By Tom Stevenson
Just when you thought the credit crunch could get no more incomprehensible, along comes another mind-numbing figure.
Yesterday's $500bn cash injection by the European Central Bank is so far beyond most people's reckoning that they could be forgiven for seeing it all as Monopoly money and so not worth worrying about.
That's not such an irrational response because you don't want to think too hard about what the ECB has done.
By offering to lend an unlimited amount of cash at 70 basis points less than the commercial cost of short-term money, it sent out a clear message that things are so grim in the money markets that it would do anything to unblock the system. Once you've gone nuclear, no one pays much attention to your conventional forces.
On the face of it, the ECB's monetary blitzkrieg was a success.
As banks snapped up cash at a quarter point above the base rate, interbank rates tumbled. By contrast, hardly anyone showed up to the UK's £10bn auction - probably because they were gorging themselves at Frankfurt's Christmas money market - and the rate at which banks lend to each other here hardly moved.
The implication is that the freezing of the three-month money markets is more about credit worries than liquidity. The ECB hasn't found a magic cure for the crisis even if it has tided the markets over the holiday period.
It was not just the banks who had reason to be grateful for the ECB's seasonal generosity.
It provided useful cover for the Chancellor too as it emerged that the taxpayer's exposure to Northern Wreck might have soared to £100bn after the Government stepped in to underwrite pretty much the whole of the bank's balance sheet.
The move was designed to increase the chances of a private-sector deal being thrashed out in January, but in the increasingly Alice in Wonderland world of Britain's financial system it looks bizarrely like state ownership to avoid nationalisation.
Are hedge funds selling their investors short?
The point of hedge funds, lest we forget, is to protect their investors' capital. The industry's November performance statistics will, therefore, make depressing reading in the well-appointed town houses of Mayfair and St James's, for only one strategy - selling shares short - made any money at all.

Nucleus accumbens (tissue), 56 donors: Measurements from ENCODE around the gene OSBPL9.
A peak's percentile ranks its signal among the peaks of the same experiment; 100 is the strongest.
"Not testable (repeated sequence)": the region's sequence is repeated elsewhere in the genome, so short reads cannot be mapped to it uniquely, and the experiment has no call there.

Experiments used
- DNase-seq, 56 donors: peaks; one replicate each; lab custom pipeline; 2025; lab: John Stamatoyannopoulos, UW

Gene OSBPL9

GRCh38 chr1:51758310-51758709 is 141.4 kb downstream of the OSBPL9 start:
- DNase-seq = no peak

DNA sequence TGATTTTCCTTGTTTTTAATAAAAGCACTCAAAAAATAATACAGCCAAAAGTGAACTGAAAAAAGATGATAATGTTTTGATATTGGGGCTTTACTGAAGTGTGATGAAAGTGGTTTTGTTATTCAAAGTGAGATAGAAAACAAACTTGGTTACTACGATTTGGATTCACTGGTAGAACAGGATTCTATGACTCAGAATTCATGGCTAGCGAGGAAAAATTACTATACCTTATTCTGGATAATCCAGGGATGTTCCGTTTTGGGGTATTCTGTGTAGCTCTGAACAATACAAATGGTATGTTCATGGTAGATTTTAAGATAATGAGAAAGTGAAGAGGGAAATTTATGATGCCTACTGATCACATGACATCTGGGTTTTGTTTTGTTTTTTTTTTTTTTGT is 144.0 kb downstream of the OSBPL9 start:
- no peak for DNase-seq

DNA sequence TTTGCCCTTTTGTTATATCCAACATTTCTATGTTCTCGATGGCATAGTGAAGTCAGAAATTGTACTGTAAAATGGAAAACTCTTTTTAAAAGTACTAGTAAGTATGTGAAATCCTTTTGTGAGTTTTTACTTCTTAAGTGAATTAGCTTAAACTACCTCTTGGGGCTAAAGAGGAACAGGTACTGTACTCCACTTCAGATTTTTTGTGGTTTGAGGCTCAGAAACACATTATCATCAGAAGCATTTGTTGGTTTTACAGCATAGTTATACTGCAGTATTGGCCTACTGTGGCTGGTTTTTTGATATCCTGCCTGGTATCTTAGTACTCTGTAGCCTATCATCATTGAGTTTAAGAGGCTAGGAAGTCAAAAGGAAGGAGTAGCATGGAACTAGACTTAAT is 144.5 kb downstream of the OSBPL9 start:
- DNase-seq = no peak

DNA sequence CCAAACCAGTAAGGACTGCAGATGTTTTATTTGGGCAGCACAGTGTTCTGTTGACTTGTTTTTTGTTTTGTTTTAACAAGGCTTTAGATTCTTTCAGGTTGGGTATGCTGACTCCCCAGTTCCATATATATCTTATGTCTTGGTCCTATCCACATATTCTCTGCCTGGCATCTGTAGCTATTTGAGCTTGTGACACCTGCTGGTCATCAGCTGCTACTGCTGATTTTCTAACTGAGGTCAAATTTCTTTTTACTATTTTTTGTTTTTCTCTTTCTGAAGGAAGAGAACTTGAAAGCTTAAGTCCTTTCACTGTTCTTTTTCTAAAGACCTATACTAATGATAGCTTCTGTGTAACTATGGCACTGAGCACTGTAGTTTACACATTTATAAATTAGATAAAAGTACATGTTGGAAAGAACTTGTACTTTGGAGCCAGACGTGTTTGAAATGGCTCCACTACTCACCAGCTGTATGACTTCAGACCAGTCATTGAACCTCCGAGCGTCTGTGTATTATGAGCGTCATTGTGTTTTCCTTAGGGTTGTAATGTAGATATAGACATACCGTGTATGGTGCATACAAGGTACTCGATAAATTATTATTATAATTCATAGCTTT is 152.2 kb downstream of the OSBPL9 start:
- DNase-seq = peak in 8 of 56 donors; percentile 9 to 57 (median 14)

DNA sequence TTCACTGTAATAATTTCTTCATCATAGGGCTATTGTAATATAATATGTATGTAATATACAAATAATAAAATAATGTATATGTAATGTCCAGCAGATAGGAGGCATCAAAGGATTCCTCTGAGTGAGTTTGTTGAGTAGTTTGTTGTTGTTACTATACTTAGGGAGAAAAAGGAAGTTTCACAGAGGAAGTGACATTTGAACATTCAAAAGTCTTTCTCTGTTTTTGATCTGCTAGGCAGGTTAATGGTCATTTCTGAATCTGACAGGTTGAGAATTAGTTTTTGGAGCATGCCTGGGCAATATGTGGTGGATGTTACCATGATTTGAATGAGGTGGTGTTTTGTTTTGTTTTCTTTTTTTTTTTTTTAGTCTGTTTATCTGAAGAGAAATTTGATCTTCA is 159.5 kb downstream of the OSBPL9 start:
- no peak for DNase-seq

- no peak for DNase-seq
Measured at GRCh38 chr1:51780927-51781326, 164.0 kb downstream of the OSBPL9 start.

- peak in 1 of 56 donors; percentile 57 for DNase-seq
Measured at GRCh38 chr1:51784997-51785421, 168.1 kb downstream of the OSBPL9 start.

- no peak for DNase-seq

Selling the shares of financial stocks in the hope of buying them back at a lower price was like shooting fish in a barrel last month, making almost 7pc. Elsewhere, it was harder work, with the year's star performer, emerging markets, going sharply into reverse.
Anyone could be forgiven for struggling last month as markets lurched around in a crazy echo of the summer's gyrations.
What is harder to explain is the indifferent performance of hedge funds over the whole of the past year, when nine out of 13 strategies failed even to achieve a double-digit return.
As local authorities, pension funds and charities line up to diversify their portfolios into so-called alternative assets, they should compare the latest statistics with those of bog-standard "long only" unit trusts.
Even the relatively strong emerging markets hedge funds have been outperformed by around 130 traditional funds. Convertible arbitrage, the worst-performing strategy this year despite the volatility it might have been expected to exploit, would slot in at around 700 in the mutual fund rankings.
No one minds paying the 2pc annual charge and 20pc profit share that hedge funds typically levy if they generate top-notch performance. But as the hedge fund universe has ballooned, a diluted talent pool makes the charges more and more difficult to justify.
Someone's capital is being protected but it's not the investors'.
British keep their bonus pools to themselves
Goldman Sachs's $20.1bn bonus pool, three-quarters of a million dollars for each of its 26,000 employees, provided the perfect backdrop for the Policy Exchange think tank's call for a new philanthropy.
With a few exceptions, the City has forgotten the legacy of Andrew Carnegie, the Scottish-American steel magnate whose 2,500 libraries were one of the great gifts of the early 20th century.
As a nation we are generous. Four out of five of us have given to charity in the past month. But a pound in the tin is not the answer. We need a culture of systematic giving among those on whom the financial gods have smiled.
The City's share of GDP has risen from 5.3pc to 9.4pc in only six years. It is the most important contributor to the UK's wealth, but there remains a nagging feeling that the gap between the rich and the rest is too wide.
In the US, giving is an accepted part of the deal when your number comes up in life's lottery. Philanthropy represents 1.7pc of America's giant economy, more than twice the UK's 0.7pc.
In Britain, we still associate philanthropy with men sporting big whiskers and tall hats. With the City's bonus pool five times greater than it was 10 years ago, giving must become routine for Britain's lucky few.